Note: This is the reference sheet version. The details and the big picture are covered in Understanding Web Security Checks in Firefox (Part 1).
Principals as a level of privilege
A security context is always using one of these four kinds of Principals:
ContentPrincipal: This principal is used for typical web pages and can be serialized to an origin URL, e.g., https://example.com/.
NullPrincipal: Some pages are never same-origin with anything else. E.g.,
<iframes sandbox>or documents loaded with a data: URI. The standard calls this an opaque origin.
SystemPrincipal: The SystemPrincipal is used for the browser's user interface, commonly referred to as "browser chrome". Pages like
about:preferencesuse the SystemPrincipal.
ExpandedPrincipal: A browser extension is more privileged than normal web pages, but must also be able to assume the security context of a website. Hence, an ExpandedPrincipal is best understood as a list of principals to match the security needs for Content Scripts in Firefox Extensions. The security checks on the ExpandedPrincipal are then implemented as a loop through this allowlist of principals.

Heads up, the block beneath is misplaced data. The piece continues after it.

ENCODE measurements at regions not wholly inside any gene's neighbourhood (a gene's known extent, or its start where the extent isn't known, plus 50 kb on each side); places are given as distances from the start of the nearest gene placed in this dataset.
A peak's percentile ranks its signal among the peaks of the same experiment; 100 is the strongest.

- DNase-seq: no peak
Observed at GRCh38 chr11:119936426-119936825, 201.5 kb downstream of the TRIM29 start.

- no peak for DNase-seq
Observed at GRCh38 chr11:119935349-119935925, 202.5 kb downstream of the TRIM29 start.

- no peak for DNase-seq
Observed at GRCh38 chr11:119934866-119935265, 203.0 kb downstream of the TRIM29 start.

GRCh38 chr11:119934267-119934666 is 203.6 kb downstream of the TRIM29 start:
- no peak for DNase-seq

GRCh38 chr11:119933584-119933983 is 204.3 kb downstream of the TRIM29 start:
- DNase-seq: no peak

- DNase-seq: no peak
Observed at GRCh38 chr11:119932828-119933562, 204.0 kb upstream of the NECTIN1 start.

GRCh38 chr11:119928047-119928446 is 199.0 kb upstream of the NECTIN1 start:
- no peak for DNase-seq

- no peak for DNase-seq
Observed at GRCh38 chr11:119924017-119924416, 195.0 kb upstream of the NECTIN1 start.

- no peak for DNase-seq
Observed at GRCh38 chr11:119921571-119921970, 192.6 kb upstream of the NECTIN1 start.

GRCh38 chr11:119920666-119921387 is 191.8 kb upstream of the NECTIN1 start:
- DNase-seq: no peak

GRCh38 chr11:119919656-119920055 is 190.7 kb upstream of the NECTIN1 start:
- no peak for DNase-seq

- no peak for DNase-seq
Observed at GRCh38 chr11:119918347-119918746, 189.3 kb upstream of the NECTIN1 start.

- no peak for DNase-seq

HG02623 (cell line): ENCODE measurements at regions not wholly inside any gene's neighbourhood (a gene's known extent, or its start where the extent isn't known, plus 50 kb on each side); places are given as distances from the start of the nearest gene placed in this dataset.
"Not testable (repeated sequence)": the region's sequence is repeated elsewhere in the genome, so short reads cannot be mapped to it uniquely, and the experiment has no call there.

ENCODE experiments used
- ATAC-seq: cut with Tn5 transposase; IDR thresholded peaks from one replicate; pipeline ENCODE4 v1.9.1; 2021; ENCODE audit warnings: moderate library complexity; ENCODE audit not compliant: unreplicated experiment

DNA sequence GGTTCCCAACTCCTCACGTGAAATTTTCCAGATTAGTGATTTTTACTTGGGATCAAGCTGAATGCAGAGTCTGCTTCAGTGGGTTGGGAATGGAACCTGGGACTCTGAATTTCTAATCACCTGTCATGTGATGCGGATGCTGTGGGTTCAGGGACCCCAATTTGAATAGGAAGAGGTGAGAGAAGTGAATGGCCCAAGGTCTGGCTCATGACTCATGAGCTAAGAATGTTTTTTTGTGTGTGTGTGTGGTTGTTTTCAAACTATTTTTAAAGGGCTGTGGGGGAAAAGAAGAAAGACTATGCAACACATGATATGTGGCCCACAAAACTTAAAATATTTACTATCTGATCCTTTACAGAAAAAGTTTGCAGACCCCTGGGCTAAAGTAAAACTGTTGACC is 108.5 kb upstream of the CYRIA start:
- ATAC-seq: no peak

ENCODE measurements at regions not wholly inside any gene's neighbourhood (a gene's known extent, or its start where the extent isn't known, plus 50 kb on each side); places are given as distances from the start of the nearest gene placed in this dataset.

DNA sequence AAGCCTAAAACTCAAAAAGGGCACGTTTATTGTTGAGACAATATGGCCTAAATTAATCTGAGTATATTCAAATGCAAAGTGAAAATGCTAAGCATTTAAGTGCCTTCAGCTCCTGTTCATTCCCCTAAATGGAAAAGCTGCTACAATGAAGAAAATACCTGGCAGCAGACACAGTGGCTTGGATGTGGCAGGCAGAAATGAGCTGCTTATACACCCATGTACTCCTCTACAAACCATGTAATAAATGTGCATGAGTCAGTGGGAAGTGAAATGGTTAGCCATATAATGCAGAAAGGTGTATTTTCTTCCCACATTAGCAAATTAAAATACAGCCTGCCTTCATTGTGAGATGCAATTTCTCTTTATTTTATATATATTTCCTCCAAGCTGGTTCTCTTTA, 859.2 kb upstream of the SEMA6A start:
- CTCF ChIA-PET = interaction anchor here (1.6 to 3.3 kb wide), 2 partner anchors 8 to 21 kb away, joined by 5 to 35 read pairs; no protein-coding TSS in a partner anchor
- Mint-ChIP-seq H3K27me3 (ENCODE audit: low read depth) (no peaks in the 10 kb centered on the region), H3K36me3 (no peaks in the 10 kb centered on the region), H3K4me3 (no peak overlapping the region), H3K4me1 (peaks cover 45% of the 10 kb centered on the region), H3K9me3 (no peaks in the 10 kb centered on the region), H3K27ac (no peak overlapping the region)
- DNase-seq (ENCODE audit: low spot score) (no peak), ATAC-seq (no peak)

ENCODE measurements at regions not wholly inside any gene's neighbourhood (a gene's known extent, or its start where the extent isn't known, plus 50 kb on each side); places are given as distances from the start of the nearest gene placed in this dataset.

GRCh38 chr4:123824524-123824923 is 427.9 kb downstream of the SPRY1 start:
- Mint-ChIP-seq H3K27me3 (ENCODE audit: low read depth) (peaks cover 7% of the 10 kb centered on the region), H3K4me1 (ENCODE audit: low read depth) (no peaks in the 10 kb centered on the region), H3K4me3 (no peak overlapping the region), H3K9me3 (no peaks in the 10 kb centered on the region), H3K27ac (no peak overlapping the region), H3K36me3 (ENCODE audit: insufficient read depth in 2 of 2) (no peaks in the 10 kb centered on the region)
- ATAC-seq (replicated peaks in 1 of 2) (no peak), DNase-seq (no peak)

Principals to be considered during security checks
loadingPrincipal: The principal of the document where the result of the load will be used.
triggeringPrincipal: The security context that actually triggered the URL to load. In most cases the loadingPrincipal and the triggeringPrincipal are identical. But imagine a cross-origin CSS resource loading a background image. Here, the triggeringPrincipal is principal for the CSS file.
As an aside: There's also a StoragePrincipal: To adjust anti-tracking settings in Firefox, we can change the Principal that a document is using for storage (and related technologies) on the fly. This is achieved with a StoragePrincipal.